In the past several elections, reporters and photographers have fallen just short of being threatened by poll workers if they took photographs or tried to interview voters while in the polling room. Some were welcomed, some were asked to go outside the polling place.
Tuesday’s election apparently had a different tone at least for the most part. KPA didn’t receive any requests from its members to contact the Secretary of State’s office with complaints of how reporters and photographers were treated.
We invited editors to give us any details of experiences in and around the polling place. And here are the only four responses we received:
From Zirconia Alleyne, Kentucky New Era
Funny thing, this happened to me today.
The poll worker shut me down after 2 or 3 shots, even after I explained I knew I could take line shots. We’ve done it every Election Day.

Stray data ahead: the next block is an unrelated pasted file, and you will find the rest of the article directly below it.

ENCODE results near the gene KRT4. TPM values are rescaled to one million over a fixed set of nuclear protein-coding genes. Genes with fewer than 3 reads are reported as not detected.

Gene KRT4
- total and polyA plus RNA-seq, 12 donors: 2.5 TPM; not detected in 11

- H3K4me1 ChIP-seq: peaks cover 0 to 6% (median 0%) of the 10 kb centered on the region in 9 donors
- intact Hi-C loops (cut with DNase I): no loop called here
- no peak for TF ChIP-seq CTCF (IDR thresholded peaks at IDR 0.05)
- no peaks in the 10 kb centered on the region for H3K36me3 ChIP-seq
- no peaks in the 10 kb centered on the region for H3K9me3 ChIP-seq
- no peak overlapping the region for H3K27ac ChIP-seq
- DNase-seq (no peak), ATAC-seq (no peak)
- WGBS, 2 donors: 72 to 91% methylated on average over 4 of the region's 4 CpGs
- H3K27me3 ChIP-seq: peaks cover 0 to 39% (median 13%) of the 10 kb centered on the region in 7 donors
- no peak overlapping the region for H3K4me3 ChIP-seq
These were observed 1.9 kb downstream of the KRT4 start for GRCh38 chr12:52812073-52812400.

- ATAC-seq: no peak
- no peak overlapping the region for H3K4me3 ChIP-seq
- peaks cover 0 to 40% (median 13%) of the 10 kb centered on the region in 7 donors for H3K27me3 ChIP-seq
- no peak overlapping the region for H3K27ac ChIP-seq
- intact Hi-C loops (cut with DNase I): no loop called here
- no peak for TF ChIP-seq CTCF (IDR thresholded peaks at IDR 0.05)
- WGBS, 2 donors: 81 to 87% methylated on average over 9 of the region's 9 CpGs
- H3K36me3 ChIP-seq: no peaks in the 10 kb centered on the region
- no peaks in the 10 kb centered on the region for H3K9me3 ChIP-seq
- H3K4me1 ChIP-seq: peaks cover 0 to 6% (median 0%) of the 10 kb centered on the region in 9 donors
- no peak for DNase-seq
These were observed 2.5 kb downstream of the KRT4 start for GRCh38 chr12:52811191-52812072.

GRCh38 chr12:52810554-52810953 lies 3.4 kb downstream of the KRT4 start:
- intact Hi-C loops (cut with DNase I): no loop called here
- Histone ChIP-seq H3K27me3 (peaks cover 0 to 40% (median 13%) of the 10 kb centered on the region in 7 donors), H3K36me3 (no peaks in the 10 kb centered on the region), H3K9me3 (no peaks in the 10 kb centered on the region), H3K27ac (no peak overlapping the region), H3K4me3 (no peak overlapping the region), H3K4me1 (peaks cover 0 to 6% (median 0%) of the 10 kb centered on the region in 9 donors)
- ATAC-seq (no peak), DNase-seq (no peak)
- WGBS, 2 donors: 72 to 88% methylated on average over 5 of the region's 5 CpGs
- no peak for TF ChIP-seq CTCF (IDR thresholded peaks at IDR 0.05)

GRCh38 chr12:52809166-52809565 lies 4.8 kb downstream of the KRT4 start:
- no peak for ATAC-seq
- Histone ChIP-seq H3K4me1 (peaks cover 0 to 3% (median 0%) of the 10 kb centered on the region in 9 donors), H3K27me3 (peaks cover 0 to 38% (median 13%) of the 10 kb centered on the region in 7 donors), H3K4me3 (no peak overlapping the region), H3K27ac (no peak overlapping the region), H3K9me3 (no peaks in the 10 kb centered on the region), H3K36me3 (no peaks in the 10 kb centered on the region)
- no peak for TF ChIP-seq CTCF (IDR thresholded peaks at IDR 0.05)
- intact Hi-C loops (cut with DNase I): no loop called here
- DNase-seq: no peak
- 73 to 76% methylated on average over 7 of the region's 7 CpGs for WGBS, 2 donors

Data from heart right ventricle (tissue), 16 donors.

I had the elections coordinator at the county clerks office on speed dial, and she explained that I could take photos, but they were super particular about the angles. No one could be identified in the photos due to privacy reasons, even if they were just standing in the line.
At that point, the people in line were apprehensive too, so I thanked the poll worker for working the polls and headed out.
From Kelley Warnick, Gallatin County News
No problems here.
From Alan Gibson, Clinton County News
If you’re standing in line to vote, do something! That’s what Alan Gibson of the Clinton County News did while waiting to sign in. Alan reports he just stepped out of line and took a picture. Then used it on his front page Wednesday.